Errors in logic
Mistaking the symptom for the problem
"1. Errors in Logic
A logical fallacy is an error of reasoning. When someone comes to a conclusion based on a bad piece of reasoning, he or she commits a fallacy, an error in logic. The conclusion may or may not be a good one, but the process of arriving at it is flawed and continued use of fallacious reasoning will lead to many more bad conclusions than good ones.
Decision making in a project context requires deductive logic far more often than inductive logic. Deductive arguments are supposed to be rational and logical. For a deductive argument to be “valid” it must be impossible for its premises to be true and its conclusion to be false. The classic example of a deductively valid argument is:
(1) All men are mortal. (2) Socrates is a man. Therefore: (3) Socrates is mortal.
It is simply not possible that both (1) and (2) are true and (3) is false, so this argument is deductively valid.
Errors in logic are very difficult to identify because they produce what are seemingly reasonable decisions. They are generally not the best decisions possible and often do not take into account the long-term impacts of the decision, but they seem reasonable and so are not questioned.
Errors in logic do not only occur because our thinking processes are faulty. They can also occur when we are under a lot of stress and under time pressure. Hallowell (Hallowell) says: “studies have shown that as the human brain is asked to process dizzying amounts of data, its ability to solve problems flexibly and creatively declines and the number of mistakes increases.”
The best approach to identifying that this is happening is to log every major decision, the assumptions you made when you made the decision, and the resulting long-term impacts of the decision. Comparing the actual results to what you thought they would be can help identify any logical errors in the decision process.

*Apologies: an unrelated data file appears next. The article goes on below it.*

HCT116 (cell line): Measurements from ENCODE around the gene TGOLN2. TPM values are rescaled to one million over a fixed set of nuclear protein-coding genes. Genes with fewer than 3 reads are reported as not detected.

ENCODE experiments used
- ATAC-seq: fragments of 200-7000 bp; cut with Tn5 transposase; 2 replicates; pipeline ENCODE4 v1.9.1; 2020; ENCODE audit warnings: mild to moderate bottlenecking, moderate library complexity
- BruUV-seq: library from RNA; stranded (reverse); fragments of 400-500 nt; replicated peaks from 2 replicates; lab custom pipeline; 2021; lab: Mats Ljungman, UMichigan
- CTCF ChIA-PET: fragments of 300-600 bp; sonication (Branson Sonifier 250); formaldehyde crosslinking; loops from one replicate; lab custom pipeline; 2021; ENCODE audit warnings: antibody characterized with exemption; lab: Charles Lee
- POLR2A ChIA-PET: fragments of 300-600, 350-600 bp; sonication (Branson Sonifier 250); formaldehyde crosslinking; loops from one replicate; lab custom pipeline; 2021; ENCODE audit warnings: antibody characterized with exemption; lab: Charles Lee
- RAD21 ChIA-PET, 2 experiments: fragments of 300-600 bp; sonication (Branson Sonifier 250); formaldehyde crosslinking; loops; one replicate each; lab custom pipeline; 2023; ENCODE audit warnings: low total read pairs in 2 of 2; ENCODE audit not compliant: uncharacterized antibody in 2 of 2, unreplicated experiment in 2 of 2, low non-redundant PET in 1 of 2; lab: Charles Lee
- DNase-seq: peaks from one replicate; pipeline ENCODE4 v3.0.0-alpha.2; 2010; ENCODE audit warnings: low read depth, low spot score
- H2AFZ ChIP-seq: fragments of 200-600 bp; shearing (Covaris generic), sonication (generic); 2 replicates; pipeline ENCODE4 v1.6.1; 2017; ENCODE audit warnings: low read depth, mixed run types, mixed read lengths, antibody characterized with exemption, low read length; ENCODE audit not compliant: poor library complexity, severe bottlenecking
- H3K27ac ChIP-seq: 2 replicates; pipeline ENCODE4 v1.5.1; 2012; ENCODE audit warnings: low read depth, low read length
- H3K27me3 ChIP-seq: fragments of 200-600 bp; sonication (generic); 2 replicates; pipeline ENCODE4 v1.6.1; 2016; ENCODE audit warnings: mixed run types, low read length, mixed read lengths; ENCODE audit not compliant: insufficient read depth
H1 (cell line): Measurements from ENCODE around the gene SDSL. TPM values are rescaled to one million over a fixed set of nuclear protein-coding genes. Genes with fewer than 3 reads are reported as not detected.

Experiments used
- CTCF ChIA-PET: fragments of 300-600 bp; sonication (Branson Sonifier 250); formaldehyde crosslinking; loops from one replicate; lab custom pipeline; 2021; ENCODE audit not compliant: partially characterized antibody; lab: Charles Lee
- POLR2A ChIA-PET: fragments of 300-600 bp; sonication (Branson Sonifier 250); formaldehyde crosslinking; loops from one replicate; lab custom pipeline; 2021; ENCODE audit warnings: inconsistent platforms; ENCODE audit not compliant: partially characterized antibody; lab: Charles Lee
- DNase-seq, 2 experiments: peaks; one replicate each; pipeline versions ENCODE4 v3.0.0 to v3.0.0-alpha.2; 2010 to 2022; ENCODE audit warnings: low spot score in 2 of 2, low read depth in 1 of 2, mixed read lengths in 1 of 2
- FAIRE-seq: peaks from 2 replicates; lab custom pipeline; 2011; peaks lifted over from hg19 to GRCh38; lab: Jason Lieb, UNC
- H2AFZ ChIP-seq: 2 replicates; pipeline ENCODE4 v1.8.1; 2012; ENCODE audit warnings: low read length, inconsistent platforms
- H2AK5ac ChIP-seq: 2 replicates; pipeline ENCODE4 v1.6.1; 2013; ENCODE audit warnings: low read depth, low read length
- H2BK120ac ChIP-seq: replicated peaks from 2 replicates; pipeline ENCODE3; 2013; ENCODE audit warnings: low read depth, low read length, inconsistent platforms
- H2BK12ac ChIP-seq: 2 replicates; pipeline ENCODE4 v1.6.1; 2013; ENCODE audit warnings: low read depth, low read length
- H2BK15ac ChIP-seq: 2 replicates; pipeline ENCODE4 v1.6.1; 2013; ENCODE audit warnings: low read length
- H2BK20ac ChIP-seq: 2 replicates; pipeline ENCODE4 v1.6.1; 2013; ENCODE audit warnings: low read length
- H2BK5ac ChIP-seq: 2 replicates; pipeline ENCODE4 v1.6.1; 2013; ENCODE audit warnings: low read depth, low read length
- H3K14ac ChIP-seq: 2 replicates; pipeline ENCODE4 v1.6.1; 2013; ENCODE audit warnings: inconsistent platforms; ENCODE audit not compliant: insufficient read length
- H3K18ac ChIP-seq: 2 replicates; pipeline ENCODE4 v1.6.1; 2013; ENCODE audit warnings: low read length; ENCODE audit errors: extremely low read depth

2. False Assumptions
Assumptions, as we have all been taught, are fraught with danger. If they turn out not to be true we now have a problem. Yet our brains (see the description of System 1 above) are perfectly happy to make assumptions because they make the decision process a lot easier. We don't have to think hard. With the right assumptions our decision is straightforward.
The most dangerous assumptions we make are that we, and the people working with us and providing us information, are always unbiased and rational. As a rule this is not true, but only by understanding our own biases and those of the people around us can we recognize this as an assumption and compensate for it. It is almost always true that information from any one person is biased in a way that emphasizes one decision over another. The person providing the information may or may not realize that it is biased.
The most obvious examples are the “talking heads” on radio and television shows. These paid “experts” are espousing their own particular viewpoint over those of others by over-emphasizing some facts and ignoring other, inconvenient facts that don't support their pet theories. Blindly thinking that you are getting accurate and unbiased information from them is a very dangerous assumption.
3. Unreliable Memories
What is experience? It is the accumulation of our memories of what happened in the past that we witnessed or were a part of.